Radon (Rn) is an inert, radioactive gas formed by the decay of radium which exits naturally in soil, rock and ground water. It is found in most soils, rocks and mineral deposits, especially in areas where there are uranium and phosphate deposits. It decays in four days and changes to four short-lived radon progeny. Radon progeny are solids that often physically or chemically attach themselves to particulates. When inhaled, they are deposited along the respiratory tract.
The decay of progeny by alpha emission damages living tissue. Most lung concerns which are not caused by tobacco smoke (10% to 20%) are attributed to Rn progeny.
The primary source of radon is the infiltration of radon-laden soil gas into the building through cracks or other faults in the buildingÆs substructure. The pressure difference (depressurization) causing this infiltration may result from stack and wind effects, improper combustion appliance venting or exhaust ventilation systems. Radon can come from building materials, such as concrete aggregate and gypsum board, or from water released into the air by heating, agitation or aeration. Source strength can vary widely.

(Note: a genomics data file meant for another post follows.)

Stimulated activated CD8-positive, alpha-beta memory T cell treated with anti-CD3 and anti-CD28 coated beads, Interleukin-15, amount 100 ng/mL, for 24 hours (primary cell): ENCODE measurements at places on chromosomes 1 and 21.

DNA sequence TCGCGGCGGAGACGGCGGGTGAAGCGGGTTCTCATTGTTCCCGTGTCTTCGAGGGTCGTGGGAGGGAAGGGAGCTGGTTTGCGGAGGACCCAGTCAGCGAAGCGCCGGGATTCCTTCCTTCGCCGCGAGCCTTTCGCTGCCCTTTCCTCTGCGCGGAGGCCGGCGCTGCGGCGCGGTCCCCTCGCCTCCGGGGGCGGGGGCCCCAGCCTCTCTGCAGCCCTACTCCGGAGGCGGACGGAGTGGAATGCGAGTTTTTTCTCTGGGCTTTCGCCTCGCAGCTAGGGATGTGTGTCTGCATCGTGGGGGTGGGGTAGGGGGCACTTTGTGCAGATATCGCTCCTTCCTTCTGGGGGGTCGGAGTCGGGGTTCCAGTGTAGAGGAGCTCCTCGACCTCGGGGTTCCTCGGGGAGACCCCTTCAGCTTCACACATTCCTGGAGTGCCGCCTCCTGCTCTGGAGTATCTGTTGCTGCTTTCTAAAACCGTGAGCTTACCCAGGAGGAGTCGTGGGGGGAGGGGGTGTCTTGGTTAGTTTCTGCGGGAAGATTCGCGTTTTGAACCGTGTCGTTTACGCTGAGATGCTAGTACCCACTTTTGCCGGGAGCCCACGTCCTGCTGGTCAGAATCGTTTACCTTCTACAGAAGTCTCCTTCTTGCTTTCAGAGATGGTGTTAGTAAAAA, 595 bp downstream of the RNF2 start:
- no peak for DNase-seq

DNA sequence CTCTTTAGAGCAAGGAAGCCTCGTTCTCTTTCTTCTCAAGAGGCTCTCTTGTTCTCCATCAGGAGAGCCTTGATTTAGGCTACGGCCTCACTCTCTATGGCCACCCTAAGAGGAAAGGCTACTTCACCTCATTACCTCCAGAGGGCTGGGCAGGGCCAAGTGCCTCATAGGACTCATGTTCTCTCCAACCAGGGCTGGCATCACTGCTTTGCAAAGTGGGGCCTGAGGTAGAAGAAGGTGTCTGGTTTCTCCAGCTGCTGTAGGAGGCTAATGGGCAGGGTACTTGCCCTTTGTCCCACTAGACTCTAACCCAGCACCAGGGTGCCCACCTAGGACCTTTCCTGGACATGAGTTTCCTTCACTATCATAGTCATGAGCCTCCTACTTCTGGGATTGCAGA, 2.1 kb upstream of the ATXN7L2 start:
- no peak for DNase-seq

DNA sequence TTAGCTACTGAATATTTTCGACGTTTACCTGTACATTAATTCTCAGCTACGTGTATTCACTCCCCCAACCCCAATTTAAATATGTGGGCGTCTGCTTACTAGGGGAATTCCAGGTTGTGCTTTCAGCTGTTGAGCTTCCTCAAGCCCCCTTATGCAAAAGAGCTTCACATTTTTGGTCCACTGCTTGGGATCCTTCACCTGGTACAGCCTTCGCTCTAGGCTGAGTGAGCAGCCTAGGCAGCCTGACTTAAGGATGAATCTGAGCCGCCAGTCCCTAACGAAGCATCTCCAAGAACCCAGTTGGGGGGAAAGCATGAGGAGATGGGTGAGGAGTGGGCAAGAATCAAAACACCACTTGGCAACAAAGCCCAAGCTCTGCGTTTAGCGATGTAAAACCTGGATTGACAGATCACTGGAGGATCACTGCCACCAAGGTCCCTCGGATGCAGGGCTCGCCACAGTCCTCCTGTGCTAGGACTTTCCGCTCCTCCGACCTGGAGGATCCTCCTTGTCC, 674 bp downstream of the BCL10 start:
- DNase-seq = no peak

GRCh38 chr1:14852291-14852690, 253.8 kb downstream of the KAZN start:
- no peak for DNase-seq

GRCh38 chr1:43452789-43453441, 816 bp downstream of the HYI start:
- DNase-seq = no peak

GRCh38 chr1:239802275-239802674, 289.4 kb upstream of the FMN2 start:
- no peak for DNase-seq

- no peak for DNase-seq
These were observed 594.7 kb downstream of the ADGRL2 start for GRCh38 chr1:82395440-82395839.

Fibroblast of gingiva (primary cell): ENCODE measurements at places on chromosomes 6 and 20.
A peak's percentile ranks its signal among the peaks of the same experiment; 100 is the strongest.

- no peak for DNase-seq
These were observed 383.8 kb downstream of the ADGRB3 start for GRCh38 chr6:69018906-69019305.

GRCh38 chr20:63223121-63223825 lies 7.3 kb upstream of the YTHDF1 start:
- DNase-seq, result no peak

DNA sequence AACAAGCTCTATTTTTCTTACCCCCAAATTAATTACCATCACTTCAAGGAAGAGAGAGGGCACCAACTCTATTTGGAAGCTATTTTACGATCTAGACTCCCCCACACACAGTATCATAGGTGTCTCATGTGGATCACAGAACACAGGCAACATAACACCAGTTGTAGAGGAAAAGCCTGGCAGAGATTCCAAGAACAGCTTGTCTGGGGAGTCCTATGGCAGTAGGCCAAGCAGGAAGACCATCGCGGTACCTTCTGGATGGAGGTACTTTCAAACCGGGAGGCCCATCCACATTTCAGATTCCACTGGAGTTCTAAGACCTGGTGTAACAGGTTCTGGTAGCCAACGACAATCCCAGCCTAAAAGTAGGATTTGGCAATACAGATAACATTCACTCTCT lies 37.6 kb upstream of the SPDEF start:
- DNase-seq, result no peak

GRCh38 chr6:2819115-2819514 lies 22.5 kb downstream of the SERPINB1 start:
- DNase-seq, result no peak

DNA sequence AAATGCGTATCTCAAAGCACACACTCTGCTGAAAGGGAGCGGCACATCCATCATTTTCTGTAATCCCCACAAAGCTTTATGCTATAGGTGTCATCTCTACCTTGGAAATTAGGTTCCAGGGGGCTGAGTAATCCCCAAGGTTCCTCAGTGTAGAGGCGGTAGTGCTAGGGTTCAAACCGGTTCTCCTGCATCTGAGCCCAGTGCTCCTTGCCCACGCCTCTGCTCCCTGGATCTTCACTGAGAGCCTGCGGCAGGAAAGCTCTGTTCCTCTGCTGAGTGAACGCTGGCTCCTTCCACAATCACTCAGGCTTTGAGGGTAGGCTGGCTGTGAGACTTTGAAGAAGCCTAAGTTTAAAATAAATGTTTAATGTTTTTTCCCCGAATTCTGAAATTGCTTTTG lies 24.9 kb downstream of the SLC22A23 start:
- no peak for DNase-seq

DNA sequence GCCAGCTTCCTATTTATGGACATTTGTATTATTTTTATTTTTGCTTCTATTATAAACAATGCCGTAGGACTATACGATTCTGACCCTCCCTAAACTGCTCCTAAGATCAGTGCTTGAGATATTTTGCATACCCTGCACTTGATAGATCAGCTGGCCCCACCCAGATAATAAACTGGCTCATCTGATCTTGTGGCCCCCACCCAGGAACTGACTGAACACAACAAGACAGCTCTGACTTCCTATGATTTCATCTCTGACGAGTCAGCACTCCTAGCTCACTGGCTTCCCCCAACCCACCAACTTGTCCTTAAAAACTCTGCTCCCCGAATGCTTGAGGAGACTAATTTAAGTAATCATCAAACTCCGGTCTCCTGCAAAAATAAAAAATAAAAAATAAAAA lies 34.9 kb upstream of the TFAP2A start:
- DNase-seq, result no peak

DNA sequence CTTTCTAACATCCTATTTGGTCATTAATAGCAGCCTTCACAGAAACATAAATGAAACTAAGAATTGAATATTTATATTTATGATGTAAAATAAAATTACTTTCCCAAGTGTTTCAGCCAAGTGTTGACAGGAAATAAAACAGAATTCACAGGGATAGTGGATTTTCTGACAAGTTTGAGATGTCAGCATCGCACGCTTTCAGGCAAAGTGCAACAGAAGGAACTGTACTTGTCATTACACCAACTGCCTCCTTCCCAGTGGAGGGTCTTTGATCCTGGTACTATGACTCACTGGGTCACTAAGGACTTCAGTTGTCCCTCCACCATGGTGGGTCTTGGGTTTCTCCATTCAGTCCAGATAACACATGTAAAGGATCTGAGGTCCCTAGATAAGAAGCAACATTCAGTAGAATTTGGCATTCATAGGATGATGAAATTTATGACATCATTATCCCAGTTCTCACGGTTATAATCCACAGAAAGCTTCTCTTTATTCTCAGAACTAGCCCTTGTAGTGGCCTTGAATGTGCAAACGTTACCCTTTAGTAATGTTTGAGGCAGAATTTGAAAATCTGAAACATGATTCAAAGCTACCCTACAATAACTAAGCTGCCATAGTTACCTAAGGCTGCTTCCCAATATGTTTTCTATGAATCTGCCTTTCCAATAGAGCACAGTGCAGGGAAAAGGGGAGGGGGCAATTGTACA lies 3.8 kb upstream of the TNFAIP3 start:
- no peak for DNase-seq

You may buy radon testing canisters at larger hardware stores or look in the telephone directory under Radon Gas or Laboratories.
Control and Maintenance
- Avoid building in high source areas, or excavate and replace with low source fill.
- Use building materials with low radium content.
- Improve foundation construction to reduce cracks or porosity.
- Seal cracks and other faults in basement floors and walls, or cover surfaces to seal out radon.
- Use sub-slab ventilation: use one or more fans to draw soil gas from beneath a slab floor and exhaust this soil gas to the outside. Coarse granular fill below the slab makes this easier.
- Pressurize the basement slightly.
- Use an air cleaner to remove progeny bearing particulates.
- Increase air re-circulation within the dwelling.
- Increase overall ventilation of the building.
Copyright (2003) CBCG - Reprinted with permission